The Maldives has been witnessing a heightening political crisis since February 1 when the Supreme Court delivered a major ruling ordering the release of nine Opposition leaders, including exiled former President Mohamed Nasheed. On February 5, Mr. Yameen declared a state of emergency, citing “security concerns.”
President Abdulla Yameen refused to comply with the decision and instead imposed a state of emergency for a period of 15 days. The government’s refusal to implement the ruling, prompted a wave of protests in the capital, Male, with angry clashes between police and demonstrators. Yameen declared a state of emergency in the island. Chief Justice Abdulla Saeed and another judge, Ali Hameed, were arrested hours after the government declared a state of emergency.
Exiled former Maldivian president Mohamed Nasheed had requested India to send “envoy, backed by its military” to release judges and political detainees. Reacting to the crisis in Maldives, India on Tuesday had issued a statement saying that the government’s refusal to abide by the Supreme Court and the imposition of emergency is disturbing. Alongside India, the U.S. and the U.K. have both urged Yameen to honor the rule of law and free the detainees.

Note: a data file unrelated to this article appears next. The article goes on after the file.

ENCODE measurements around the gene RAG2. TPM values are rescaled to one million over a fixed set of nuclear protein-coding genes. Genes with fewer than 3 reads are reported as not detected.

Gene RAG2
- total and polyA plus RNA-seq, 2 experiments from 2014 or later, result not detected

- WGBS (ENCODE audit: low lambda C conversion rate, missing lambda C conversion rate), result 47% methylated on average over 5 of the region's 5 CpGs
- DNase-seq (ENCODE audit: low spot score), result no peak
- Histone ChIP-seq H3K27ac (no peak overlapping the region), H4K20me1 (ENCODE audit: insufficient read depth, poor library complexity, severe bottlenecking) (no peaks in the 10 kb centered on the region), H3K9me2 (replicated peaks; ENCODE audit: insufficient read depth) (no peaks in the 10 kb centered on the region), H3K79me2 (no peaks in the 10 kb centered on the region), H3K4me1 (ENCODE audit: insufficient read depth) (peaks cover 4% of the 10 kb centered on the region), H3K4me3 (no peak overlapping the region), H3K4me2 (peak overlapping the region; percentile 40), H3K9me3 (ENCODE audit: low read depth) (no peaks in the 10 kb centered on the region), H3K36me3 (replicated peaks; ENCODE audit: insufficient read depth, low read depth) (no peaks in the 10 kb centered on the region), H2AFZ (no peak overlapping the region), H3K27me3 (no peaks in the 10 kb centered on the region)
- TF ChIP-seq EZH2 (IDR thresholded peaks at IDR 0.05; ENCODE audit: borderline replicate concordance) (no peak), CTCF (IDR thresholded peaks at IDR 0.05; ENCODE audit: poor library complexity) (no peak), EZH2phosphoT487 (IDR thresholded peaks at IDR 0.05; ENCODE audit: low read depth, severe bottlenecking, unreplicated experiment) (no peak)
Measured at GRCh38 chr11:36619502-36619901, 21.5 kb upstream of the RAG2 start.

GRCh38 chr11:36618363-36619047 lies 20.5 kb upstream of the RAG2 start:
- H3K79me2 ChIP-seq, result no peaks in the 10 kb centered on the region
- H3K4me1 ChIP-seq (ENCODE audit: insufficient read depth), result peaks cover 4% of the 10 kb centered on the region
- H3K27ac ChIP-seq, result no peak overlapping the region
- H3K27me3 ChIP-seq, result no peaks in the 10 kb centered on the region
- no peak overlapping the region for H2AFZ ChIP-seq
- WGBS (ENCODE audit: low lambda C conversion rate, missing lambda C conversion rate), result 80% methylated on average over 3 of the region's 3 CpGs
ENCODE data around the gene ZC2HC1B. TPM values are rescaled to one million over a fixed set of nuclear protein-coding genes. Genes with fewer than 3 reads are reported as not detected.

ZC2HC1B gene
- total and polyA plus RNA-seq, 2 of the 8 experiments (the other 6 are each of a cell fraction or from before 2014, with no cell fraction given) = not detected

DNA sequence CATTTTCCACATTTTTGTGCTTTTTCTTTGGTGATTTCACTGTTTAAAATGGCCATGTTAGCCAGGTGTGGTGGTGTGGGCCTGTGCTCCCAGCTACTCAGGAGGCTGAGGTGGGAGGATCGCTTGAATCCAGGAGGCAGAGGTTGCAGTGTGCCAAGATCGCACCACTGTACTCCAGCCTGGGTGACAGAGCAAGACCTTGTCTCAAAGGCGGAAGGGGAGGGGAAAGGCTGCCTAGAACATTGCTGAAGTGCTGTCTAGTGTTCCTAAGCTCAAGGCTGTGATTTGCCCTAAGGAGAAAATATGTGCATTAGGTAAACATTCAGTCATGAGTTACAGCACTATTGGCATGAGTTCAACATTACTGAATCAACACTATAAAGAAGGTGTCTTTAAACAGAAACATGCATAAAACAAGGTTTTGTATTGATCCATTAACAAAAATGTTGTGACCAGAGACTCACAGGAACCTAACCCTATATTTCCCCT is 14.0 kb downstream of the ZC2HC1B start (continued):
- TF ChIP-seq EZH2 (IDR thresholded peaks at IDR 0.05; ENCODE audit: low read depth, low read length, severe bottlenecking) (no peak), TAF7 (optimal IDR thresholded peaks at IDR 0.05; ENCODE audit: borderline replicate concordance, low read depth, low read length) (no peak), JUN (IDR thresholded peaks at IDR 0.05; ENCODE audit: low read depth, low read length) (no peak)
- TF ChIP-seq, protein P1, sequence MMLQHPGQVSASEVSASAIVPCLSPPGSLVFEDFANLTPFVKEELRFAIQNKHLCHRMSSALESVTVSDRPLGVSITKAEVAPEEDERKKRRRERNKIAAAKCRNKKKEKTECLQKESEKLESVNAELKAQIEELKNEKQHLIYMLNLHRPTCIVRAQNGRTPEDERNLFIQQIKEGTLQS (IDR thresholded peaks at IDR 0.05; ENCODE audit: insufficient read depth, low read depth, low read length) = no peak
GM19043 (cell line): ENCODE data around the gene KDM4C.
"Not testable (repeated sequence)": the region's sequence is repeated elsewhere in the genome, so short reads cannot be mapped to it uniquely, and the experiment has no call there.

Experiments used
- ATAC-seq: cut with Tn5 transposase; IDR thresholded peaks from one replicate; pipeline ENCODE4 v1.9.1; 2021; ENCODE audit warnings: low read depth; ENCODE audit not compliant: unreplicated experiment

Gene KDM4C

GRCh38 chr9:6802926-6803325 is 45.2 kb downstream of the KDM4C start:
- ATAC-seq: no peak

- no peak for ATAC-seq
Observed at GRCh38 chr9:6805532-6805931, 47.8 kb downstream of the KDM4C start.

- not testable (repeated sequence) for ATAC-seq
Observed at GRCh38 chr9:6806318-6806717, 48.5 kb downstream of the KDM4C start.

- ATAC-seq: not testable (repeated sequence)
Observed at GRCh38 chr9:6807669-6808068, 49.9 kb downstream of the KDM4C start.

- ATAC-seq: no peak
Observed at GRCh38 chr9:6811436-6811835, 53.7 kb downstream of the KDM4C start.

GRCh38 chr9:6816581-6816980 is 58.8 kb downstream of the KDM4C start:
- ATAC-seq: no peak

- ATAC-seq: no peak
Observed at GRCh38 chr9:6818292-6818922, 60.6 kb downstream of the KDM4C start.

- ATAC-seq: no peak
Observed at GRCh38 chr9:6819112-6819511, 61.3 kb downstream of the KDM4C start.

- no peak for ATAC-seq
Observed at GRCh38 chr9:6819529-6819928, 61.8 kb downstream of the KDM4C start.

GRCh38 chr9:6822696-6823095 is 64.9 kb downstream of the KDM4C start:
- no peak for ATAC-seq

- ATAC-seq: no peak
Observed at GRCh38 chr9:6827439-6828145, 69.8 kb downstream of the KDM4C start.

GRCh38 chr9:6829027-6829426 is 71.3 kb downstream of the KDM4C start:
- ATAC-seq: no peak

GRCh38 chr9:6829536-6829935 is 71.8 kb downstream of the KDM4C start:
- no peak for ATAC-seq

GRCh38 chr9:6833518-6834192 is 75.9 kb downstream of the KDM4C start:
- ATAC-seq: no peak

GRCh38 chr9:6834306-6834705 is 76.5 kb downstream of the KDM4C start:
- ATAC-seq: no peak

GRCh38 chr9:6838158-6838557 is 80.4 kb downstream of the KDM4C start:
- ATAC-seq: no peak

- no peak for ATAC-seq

Maldives President Abdulla Yameen on February 07, 2017 reached out to friendly countries and announced envoys to China, Pakistan and Saudi Arabia. According to media reports, Yameen’s office announced that the envoys will visit “friendly nations of the Maldives” and “provide updates on the current situation”.Earlier in the same day, China supposedly warned India against military intervention in island, cautioning that it could complicate the situation.
Amid growing calls internationally for the Maldivian government to abide by the rule of law, human rights organisations working in the region have strongly condemned the recent developments in the Indian ocean island. South Asians for Human Rights (SAHR) said it was “deeply concerned” at the political crisis engulfing the Maldives, following President Abdulla Yameen’s increasingly “authoritarian and undemocratic actions”. It said, “Mr. Yameen stands accused of multiple charges of corruption and human rights violations” — allegations that he has denied in the past — the human rights organisation noted that the strongman President has been “politically isolated.” SAHR chairperson Sultana Kamal said in a statement that Mr. Yameen’s actions attacked two key pillars of liberal democracy — Parliament and the judiciary. “These acts show blatant disregard for rule of law and have justly drawn both international criticism and local protests in Male.”